Rev. James L. Riehle, CSC, ’49, ’78MSA, the longtime athletics chaplain who led the Notre Dame Monogram Club for a quarter century and was described by his close friend, President Emeritus Rev. Theodore M. Hesburgh, CSC, ’39 as “the greatest friend our athletes had,” died October 29, 2008, after an illness. He was 83.
Ordained to the priesthood in 1964 at age 39, Riehle soon made an impact on student life and the administration at the University, taking in 1967 the post of dean of students in which he served for six years. Riehle’s position took on a sharper profile as student protests of the Vietnam War escalated on campus, but Hesburgh credits his old lieutenant with helping Notre Dame through that “fairly rough time” with characteristic firmness and quiet dignity.
Such were the personal traits that Riehle brought with him in 1966 to the assignment for which he is most remembered, as chaplain of the athletics department — most visibly in his ministry to the football team.
“Jim had star power. His was a distinguished sideline presence,” Rev. Paul Doyle, CSC, ’65, ’75M.Div. remembered at Riehle’s wake at Moreau Seminary. Riehle played the role so persuasively that he led the team through a pre-game Hail Mary in the 1993 film Rudy. His acting career revived some years later when he appeared in an Adidas ad with Joe Montana ’79, reminiscing during a walk across campus about the 1979 Cotton Bowl win over Houston. The ad set up Riehle’s memorable deadpan, “Now what did you ever end up doing after you left college?”
Always, the behind-the-scenes work mattered more: the numberless holy medals of the Virgin Mary he passed out to athletes, the gameday Masses, his tireless efforts to bring teams to the Grotto. “He was quick to defend, to uphold the good name of Notre Dame,” Doyle said.
After earning a master’s degree in institutional administration in 1978, Riehle took on the leadership of the Monogram Club. His honorary membership in the club was something he especially treasured after his retirement in 2002.
All the while Riehle maintained a campus presence. He was the rector of Pangborn Hall from 1973 to ’85, and he joined in many lunches with the Algonquin Club, a legendary collection of faculty and administrators that met weekly at the old University Club.
Many of those whose names are most closely associated with Notre Dame in the national mind gathered to honor and mourn Father Jim in the days after he died. Ara Parseghian, Gerry Faust, Lou Holtz, Charlie Weis, Digger Phelps, Mike Brey and Muffet McGraw served as honorary pallbearers alongside former athletic directors Dick Rosenthal and Kevin White.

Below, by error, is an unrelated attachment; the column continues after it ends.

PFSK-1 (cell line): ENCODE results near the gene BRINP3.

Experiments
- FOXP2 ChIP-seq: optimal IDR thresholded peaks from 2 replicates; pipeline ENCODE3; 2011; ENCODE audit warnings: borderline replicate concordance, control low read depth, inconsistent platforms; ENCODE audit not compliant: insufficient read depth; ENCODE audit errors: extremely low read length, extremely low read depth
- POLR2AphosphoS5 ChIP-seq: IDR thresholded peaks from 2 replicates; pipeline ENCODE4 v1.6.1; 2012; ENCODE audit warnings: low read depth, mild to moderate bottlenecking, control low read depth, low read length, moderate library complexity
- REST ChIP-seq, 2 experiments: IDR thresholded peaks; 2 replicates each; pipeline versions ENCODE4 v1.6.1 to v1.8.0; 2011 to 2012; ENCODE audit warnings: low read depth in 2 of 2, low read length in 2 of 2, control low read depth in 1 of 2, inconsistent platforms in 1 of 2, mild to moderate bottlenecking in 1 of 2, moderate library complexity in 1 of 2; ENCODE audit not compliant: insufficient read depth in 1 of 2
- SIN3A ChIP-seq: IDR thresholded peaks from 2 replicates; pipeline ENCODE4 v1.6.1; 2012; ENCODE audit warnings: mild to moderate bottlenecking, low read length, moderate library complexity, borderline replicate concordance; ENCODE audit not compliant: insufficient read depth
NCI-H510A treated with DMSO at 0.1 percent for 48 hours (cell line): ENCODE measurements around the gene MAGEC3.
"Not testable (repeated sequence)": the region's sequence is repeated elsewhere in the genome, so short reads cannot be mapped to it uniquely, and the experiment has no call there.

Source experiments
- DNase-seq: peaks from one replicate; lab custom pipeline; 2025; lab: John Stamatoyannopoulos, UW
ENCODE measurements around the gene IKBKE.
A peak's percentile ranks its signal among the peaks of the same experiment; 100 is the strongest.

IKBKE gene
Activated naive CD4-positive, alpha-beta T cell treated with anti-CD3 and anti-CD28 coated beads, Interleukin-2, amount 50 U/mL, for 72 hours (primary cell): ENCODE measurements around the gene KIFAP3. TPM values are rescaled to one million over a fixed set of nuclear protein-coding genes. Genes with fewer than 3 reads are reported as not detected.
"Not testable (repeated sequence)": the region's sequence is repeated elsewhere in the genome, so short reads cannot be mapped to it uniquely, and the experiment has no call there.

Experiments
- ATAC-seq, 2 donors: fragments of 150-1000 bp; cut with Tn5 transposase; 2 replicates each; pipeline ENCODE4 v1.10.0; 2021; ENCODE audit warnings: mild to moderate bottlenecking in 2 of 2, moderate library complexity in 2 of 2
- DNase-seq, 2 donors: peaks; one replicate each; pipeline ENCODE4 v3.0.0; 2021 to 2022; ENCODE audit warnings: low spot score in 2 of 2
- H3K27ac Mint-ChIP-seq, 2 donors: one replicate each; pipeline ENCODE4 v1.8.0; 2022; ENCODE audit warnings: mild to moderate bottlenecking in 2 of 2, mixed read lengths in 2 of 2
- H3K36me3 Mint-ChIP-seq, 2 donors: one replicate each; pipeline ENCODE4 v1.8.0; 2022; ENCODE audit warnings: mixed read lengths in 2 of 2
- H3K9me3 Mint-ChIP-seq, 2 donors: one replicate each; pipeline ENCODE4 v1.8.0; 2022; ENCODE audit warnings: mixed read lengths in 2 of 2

When former Irish coach Bob Davie sent his on-air greetings to Father Jim, “a great priest and friend,” during the broadcast of the Oct. 25 Washington game, Riehle was in the emergency room of South Bend’s Saint Joseph Regional Medical Center.
He is survived by his sister and stepbrother as well as several nieces and nephews.
Bernard J. Kilbride, professor emeritus of finance, died May 26, 2008, in San Antonio, Texas, following a long battle with Parkinson’s disease. He was 80.
Kilbride, always “Bernie” to his friends among faculty and former students, taught at the University from 1963 to 1985. He is remembered as a tough but fair professor with a quick wit. As chair of the finance department in the late 1960s and early ’70s, Kilbride helped lay the groundwork for a nascent business computing program. He led students to Britain, France and Germany to help them become familiar with European business practices.
Years after leaving Notre Dame to serve as chief financial officer for the Sisters of Charity of the Incarnate Word in San Antonio, Kilbride continued to receive cherished updates on the careers and families of former students. He enjoyed watching Fighting Irish football, but family members attest that, having been born and raised in Maine, Kilbride kept closest tabs on his first ND sporting love, the hockey team.
Kilbride received his undergraduate degree from Saint Francis Xavier College in Nova Scotia, a master’s degree in business at Columbia University and a Ph.D. from the University of Texas. He retired in 1994.
He is survived by his five children, who were with him when he died, and his 10 grandchildren. His wife, the former Avis Chamberlain of Old Town, Maine, an active member of the Notre Dame community during the family’s 20-plus years in South Bend, died in January 2008 in San Antonio after an automobile accident.